Just in time for the OPEC oil embargo in October of 1973 the First Symposium on Low Pollution Power Systems Development was held in the Mariott parking lot in Ann Arbor. Unveiled that day from GM was the Urban; a suspicious looking cross between a golf cart and a Gremlin. Not to be outdone was the space-age-kit-car-looking Sundancer that cranked out 8 horses using a dozen 6 volt batteries. Inside the Mariott lobby an exhibition reminiscent of a high school science fair was held. We’re still waiting for the Second Symposium on Low Pollution Power Systems.
Archive for the ‘Concept Cars’ Category
Developed by William B. Stout, a car and aviation engineer the Stout Scarab was envisioned to be an ‘office-on-wheels’. Designed without running boards and using a 135 inch wheelbase the car had the most spacious interior available to any American car at the time. Additional interior space was gained by placing the engine behind the rear axle and moving the driver so far forward that the steering wheel was almost directly above the front wheels. Egyptian scarabs were prominent throughout the car and the use of thin curved chrome gave the car an Art Deco look.
Although Stout was hoping to make 100 Scarabs a year only 10 models were ever produced. Each Scarab was hand built and unique as modifications were made with each build. The first prototype Scarab was completed in 1932, but after that only 9 more were made. The $5,000 price tag made it prohibitive for almost any prospective buyer. It is believed that five Scarabs survive today.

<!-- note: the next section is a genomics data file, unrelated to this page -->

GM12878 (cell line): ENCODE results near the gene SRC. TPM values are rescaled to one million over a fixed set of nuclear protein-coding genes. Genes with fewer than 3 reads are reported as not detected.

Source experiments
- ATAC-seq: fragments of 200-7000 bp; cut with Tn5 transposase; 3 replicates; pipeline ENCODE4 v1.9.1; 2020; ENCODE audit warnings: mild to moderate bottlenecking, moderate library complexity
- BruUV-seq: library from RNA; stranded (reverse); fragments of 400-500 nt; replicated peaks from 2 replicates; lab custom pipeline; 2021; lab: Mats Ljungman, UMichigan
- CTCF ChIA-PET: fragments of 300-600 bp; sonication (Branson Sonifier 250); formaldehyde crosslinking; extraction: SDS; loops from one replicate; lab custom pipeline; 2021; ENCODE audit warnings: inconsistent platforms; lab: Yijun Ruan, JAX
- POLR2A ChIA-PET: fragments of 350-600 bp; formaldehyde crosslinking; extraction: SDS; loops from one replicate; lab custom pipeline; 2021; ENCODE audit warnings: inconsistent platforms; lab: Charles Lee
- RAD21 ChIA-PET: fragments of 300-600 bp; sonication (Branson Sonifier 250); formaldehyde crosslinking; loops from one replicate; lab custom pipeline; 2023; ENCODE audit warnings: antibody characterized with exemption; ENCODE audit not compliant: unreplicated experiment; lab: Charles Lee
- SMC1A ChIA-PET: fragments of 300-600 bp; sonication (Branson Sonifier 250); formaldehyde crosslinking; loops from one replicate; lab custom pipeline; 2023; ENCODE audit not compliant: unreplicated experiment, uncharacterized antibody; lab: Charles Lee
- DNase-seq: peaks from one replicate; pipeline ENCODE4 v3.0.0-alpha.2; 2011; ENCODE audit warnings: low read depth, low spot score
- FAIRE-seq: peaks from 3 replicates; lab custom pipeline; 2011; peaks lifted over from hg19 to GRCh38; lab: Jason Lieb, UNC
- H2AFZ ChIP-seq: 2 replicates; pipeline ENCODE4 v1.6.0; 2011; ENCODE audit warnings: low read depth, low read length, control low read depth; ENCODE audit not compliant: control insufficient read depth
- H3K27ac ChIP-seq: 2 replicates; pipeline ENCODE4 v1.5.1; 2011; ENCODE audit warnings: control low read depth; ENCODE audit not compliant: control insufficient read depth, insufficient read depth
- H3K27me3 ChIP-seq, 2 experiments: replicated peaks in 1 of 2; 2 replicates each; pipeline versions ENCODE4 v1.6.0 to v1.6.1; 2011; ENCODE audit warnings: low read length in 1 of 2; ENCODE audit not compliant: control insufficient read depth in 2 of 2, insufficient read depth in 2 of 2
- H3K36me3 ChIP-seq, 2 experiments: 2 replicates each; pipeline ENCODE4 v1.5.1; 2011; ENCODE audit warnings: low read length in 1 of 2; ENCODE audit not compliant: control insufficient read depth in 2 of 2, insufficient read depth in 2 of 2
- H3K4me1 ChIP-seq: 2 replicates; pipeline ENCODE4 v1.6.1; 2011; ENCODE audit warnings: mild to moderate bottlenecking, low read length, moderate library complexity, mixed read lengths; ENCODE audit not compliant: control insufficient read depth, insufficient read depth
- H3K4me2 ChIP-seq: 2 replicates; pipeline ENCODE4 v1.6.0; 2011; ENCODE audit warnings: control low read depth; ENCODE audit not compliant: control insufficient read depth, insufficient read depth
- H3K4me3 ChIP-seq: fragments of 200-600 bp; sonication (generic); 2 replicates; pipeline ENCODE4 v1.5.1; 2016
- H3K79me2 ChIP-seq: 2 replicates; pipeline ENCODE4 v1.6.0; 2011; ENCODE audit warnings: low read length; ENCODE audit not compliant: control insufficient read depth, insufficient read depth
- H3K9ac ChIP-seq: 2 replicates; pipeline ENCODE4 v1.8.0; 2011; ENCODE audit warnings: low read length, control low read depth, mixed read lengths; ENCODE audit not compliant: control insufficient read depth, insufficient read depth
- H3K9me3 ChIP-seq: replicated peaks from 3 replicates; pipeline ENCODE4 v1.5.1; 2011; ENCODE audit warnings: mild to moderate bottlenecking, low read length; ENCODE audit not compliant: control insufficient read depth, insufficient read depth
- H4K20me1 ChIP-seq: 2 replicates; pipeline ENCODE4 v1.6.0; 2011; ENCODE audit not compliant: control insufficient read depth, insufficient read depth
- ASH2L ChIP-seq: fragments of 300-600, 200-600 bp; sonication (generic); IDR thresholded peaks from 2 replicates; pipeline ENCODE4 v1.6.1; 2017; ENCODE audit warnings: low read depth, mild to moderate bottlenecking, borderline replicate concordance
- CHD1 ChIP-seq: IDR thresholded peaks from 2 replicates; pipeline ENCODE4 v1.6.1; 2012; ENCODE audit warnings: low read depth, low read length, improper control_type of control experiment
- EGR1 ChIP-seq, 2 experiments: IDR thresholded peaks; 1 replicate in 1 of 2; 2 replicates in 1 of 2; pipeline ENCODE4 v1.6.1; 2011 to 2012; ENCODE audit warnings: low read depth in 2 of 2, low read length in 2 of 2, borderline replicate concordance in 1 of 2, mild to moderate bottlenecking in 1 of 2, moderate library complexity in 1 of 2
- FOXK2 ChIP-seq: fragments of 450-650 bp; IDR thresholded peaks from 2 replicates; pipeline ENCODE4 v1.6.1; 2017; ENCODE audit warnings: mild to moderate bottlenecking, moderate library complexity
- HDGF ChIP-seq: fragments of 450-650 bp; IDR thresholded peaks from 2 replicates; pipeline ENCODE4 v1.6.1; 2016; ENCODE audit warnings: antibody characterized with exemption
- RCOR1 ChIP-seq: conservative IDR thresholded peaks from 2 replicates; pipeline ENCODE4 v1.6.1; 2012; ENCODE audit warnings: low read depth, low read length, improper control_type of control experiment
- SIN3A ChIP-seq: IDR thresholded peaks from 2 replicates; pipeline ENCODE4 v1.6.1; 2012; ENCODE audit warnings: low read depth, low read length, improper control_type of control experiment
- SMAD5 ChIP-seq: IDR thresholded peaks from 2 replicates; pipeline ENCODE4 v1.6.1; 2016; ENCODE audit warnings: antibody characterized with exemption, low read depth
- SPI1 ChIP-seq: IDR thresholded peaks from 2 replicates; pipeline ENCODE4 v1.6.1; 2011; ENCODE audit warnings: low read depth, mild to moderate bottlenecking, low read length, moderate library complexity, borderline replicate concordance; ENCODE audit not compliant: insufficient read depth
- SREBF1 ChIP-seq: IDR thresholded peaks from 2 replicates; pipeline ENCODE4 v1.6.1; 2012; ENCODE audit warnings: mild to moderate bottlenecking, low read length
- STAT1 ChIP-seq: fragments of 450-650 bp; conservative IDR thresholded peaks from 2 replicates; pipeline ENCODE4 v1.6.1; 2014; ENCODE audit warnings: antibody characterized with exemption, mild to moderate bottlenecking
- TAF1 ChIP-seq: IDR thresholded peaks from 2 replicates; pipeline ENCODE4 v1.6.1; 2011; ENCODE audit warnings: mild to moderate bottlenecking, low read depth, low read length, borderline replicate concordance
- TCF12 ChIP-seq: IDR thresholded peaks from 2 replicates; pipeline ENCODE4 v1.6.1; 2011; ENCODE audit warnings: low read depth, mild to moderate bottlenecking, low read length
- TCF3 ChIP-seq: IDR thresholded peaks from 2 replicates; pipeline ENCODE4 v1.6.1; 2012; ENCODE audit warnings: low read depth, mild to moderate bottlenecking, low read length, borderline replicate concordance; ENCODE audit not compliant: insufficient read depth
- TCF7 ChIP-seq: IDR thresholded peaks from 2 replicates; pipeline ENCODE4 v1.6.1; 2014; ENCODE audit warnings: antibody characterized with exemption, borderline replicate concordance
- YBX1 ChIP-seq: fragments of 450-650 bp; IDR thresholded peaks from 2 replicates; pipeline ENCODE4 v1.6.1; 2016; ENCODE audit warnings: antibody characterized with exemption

Pictures copyright stormbear
“The newest development in wheelless, air-propelled vehicles” was how Ford Motor Company described its Levacar Mach I in 1959. The vehicle slid along on a thin film of compressed air, emitted through three “levapads” underneath the car. While Ford was hoping the levitation system would have applications in high speed public transportation, the real legacy may be the Mach I name for performance Mustangs and perhaps the inspiration for air hockey.